Starring: Louise Bourgoin, Nicolas Giraud, Gilles Lellouche
The year is 1911, and popular French novelist/journalist Adele Blanc-sec (Bourgoin) is on a desperate mission to save the life of her sister, who is suffering from having a spike driven through her head. Her quest takes her to Egypt, where she must obtain the mummified body of the physician to King Ramses II.
In the meantime, in Paris, Professor Espérandieu the man who is supposed to help her resurrect the physician has been practicing by bringing back to life a pterodactyl egg, which promptly hatches...
Adele Blanc-sec marks the much anticipated return to directing by one of France’s most well-known auteurs, Luc Besson, director of such films as Subway, Nikita and Leon. Besson has spent a lot of the past decade producing shiny and shallow action fare such as the Taxi and Transporter series of films, that it comes as something of a surprise that Adele Blanc-Sec has such a complex narrative, with many different characters to keep track of.
The production values of Adele Blanc-Sec are very sumptuous. The period design is excellent and very immersive, and Louise Bourgoin makes for a compelling heroine, who faces each potentially deadly adversity with a sarcastic rolling of the eyes. The CGI characters are well animated and fit into the film very well, especially the pterodactyl.
The film’s problems lie in it’s meandering script, which needs to be constantly narrated for the audience to keep up. The humour feels very old fashioned too, with the jokes laboured to the point of exhaustion. Adele’s attempts to spring Professor Espérandieu from prison is a prime example, as she adorns disguise after disguise...after disguise.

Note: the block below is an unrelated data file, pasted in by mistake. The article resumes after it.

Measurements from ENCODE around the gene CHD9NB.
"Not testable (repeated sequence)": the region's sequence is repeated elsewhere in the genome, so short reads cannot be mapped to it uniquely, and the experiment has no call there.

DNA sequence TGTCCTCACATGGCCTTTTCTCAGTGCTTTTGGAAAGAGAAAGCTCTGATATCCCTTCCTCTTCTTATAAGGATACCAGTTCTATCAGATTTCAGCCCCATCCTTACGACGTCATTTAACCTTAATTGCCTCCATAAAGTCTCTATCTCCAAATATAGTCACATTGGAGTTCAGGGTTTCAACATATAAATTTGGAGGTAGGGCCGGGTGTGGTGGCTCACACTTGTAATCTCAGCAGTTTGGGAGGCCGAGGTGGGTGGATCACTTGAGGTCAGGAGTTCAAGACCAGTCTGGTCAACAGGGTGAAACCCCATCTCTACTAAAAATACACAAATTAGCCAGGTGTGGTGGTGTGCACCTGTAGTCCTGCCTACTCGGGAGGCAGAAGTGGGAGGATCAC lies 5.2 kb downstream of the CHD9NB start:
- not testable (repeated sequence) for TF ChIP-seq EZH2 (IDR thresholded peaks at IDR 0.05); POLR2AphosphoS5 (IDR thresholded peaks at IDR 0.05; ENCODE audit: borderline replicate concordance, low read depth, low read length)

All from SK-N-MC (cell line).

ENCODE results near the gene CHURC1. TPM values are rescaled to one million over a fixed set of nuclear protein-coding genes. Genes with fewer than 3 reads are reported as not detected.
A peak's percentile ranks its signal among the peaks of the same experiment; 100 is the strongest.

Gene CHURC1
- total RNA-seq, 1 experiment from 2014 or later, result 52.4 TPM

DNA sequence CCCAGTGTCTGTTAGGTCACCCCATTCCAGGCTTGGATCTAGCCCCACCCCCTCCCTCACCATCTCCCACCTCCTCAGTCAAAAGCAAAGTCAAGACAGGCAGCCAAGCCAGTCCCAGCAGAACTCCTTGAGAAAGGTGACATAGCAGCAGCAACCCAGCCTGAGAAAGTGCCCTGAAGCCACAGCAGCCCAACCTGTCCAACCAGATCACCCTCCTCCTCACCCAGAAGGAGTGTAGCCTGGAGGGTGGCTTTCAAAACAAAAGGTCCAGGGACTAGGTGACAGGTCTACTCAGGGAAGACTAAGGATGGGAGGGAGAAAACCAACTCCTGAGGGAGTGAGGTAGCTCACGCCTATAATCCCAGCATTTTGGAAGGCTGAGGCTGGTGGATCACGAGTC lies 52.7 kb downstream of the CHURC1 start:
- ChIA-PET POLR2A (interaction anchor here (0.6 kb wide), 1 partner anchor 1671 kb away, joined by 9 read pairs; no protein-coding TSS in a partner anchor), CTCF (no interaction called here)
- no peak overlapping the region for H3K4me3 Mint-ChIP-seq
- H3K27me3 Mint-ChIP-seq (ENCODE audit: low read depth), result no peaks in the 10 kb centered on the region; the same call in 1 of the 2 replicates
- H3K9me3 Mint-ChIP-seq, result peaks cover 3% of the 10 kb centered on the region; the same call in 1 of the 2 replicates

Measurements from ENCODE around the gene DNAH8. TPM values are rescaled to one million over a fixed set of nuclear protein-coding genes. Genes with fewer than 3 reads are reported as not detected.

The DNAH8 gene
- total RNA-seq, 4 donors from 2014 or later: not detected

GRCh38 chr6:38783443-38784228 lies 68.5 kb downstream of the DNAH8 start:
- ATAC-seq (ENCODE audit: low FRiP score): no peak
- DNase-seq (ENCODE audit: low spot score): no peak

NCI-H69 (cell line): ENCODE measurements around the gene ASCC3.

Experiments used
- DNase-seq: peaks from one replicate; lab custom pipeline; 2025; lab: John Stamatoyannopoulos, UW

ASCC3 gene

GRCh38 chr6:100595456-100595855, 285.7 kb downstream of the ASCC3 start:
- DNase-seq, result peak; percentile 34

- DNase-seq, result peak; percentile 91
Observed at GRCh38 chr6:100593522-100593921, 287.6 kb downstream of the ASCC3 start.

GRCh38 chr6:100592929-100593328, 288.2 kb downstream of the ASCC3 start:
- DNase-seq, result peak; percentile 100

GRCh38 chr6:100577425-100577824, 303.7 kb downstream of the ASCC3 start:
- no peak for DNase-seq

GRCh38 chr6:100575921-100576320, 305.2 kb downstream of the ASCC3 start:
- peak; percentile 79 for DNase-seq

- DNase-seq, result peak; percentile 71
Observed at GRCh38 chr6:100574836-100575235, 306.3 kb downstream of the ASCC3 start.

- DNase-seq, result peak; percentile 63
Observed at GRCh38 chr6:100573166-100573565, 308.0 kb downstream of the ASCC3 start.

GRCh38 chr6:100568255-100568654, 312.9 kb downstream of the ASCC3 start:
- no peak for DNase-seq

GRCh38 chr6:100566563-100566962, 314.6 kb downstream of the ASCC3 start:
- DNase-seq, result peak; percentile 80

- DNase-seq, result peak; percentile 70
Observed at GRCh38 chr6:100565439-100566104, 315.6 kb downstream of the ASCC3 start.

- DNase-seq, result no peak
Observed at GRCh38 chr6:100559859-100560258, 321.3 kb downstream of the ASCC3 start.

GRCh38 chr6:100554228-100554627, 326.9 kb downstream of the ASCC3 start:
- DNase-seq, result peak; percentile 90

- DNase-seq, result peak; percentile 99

Another problem is that while there are a number of antagonists, there isn’t a clear-cut villain. Adele’s sisters near death state is a result of an accident playing a rousing game of tennis, while the police, the big game hunter hired to take out the pterodactyl and even the president, are acting out of concern for the people of Paris. The only really villainous character(s) are the ones Adele encounters in Egypt at the beginning of the film, and aren’t seen again until the epilogue.
There is still a lot to enjoy here though. The aforementioned Egypt sequence is really good, and the hatching of the pterodactyl is exciting. You just get the impression you should be enjoying it all a lot more than you are.
Adele Blanc-sec sees Luc Besson return to the director's chair, but with a meandering script and a lack of his usual visual flair, leaving us with an interesting but not quite compelling period adventure tale.
6 out of 10 (MikeOutWest)
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